AIRPORT–Rainfall is forecast by the Meteorological Department to be above normal for St. Maarten, most of the Eastern Caribbean and Guyana for the season February-March-April with a slight increase in the number of wet days. Below normal to normal rainfall is forecast for the Cayman Islands and Cuba.
Throughout the 89 days of February-March-April, the normal rainfall total for St. Maarten ranges from 148 millimetres (mm) to 179mm (6-7 inches) with about 22-38 wet days. Normally, there are mostly sunny days with some days with showers during the months February, March and April.
Temperatures for both day and night across the Caribbean are likely to be near normal to above normal for this season. However, there are a few exceptions: Day–time temperatures are expected to be cooler over Southern Hispaniola, Puerto Rico and the U.S. Virgin Islands while night-time temperatures are expected to be cooler over Guyana. Temperatures will feel comfortable in most areas.
At present there are no drought concerns in the short term (by the end of April) across the Caribbean region.
Present sea surface temperatures (SST) around the Leeward Islands and St. Maarten are about 26.8 degrees Celsius (80 degrees Fahrenheit). This is above average for this time of year, but this temperature is way below the bleaching threshold (29.3°C/85°F). As a result, no thermal stress on corals is expected at this time and through the end of May.
The Met Office called on the public to monitor trends in symptoms in persons with asthma or other respiratory illnesses due to smoke or episodes of Saharan dust. Monitoring for possible cases of vector-borne diseases such as dengue, Zika or chikungunya is also urged, as breeding grounds for mosquitoes may still be present, and for cases of allergic reactions to fungal spores from mould.
In the energy sector, the Met Office predicts decreased need for power for cooling as temperatures for both nights and days are expected to be comfortable at least for first part of this season. Cooler night-time temperatures may favour pollen viability and could give rise to increased crop production.
In the tourism field, some disruptions to outdoor activities are possible due to the slight increase in wet days. The office encourages tourists to use sunscreen and seek shaded areas between the hours of 10:00am and 3:00pm on sunny days to avoid risk of skin damage.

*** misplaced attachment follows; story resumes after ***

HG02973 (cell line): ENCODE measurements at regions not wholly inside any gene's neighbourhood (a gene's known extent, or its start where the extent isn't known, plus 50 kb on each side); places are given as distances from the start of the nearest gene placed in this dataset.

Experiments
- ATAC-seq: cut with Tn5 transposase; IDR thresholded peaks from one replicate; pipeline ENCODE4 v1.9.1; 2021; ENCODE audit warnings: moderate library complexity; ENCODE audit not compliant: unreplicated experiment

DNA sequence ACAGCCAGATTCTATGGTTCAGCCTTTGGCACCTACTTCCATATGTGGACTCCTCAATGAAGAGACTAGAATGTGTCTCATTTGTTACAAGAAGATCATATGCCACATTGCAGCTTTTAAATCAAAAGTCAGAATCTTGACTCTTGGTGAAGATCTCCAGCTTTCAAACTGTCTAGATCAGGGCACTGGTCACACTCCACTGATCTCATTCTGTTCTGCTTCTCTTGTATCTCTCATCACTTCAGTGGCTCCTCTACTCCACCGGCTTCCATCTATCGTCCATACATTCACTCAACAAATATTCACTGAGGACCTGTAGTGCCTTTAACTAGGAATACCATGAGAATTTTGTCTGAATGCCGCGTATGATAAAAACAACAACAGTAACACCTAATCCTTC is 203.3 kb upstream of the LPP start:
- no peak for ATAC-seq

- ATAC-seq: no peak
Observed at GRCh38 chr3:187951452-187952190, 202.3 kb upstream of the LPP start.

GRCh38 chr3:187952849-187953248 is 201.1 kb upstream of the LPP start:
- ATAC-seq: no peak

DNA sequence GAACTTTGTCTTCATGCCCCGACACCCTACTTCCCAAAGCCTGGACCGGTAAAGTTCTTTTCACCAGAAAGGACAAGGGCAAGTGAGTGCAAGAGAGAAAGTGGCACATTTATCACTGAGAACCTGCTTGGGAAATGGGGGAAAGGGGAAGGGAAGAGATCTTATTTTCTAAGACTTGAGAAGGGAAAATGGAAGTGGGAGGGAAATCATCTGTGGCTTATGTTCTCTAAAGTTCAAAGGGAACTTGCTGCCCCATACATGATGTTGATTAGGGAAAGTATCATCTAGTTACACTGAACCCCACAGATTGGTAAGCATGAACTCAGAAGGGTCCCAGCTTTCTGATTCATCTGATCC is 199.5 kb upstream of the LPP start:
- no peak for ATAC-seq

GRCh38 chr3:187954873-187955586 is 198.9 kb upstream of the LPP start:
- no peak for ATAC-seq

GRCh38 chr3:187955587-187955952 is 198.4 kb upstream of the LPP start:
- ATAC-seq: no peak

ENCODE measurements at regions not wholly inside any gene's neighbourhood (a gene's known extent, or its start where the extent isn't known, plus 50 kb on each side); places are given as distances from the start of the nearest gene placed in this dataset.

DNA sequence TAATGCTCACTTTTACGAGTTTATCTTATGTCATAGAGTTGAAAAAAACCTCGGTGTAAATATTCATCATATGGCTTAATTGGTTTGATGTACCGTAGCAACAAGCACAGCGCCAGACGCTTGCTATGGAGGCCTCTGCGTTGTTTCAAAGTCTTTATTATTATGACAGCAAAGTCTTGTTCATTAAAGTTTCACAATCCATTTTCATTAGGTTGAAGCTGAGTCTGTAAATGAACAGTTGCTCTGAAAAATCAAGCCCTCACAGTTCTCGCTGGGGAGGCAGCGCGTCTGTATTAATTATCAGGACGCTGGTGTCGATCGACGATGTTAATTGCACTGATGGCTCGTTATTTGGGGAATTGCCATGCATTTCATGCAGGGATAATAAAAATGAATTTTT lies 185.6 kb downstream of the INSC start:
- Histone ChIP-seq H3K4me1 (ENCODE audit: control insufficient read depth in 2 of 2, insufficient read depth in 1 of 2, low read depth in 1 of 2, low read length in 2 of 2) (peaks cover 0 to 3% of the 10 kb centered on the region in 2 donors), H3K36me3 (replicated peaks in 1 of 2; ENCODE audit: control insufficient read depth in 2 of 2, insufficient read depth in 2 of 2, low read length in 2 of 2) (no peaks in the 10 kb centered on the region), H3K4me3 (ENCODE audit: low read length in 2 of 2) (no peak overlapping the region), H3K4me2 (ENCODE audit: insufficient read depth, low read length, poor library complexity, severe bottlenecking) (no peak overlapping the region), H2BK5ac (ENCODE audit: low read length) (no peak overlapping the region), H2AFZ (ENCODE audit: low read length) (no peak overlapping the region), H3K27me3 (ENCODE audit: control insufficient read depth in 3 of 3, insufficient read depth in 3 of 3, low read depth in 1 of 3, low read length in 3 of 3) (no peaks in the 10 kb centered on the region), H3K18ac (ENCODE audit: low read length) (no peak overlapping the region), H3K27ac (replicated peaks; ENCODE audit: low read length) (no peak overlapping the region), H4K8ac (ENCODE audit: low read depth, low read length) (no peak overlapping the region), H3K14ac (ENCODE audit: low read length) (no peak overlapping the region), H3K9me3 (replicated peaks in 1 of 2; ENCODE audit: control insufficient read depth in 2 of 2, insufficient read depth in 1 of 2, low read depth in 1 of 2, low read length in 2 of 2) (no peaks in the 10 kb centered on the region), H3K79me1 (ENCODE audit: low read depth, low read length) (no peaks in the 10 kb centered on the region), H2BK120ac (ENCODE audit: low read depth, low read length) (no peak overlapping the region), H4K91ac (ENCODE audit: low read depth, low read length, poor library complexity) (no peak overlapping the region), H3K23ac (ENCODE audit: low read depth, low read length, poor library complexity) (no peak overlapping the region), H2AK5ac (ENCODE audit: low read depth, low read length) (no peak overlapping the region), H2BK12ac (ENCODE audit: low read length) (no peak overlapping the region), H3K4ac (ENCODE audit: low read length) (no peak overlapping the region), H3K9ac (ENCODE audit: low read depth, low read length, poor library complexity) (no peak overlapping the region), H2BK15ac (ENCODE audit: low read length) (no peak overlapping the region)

The tropical Pacific reflected La Niña conditions in mid-January, with sea surface temperatures in the East-central Pacific in the range of a weak to moderate La Niña and the atmosphere also suggesting La Niña patterns.
The collection of all El Niño Southern Oscillation (ENSO) Predicting Models indicate a weak La Niña continuing through February, March and April followed by a return to neutral conditions by the end of the season. A weak La Niña state will increase chances of drier conditions in the Northwest Caribbean until April and slightly increased chances of wetter conditions in most of the Eastern Caribbean.
The average and maximum temperatures for January were slightly above the normal range while the minimum temperature was below normal.
The warmest days were January 4 and 22 with an average temperature of 27.2°C/81°F.
The day with the most sunshine hours was January 31 (10 hours, 48 minutes).
The least sunshiny day was January 5 with three hours and 36 minutes of sunshine.
The windiest day was January 28 with a daily average wind speed of 19 knots/22 miles per hour.
Skies throughout the month were partly cloudy to cloudy.
Rainfall for January was within the normal range (60-85mm). A total of 70.2mm/2.8 inches was recorded in 17 rain days.
There were no heavy rainfall days this January. Most of the rainfall in January was as a result of the presence of old frontal boundaries and low-level cloud patches drifting with the trade winds. There were also days (January 11, 16 and 29) when visibility was reduced as a result of Saharan dust across the region.
A strong Atlantic high-pressure system generated brisk winds during January.
Source: The Daily Herald https://www.thedailyherald.sx/islands/73601-above-normal-rainfall-for-feb-march-april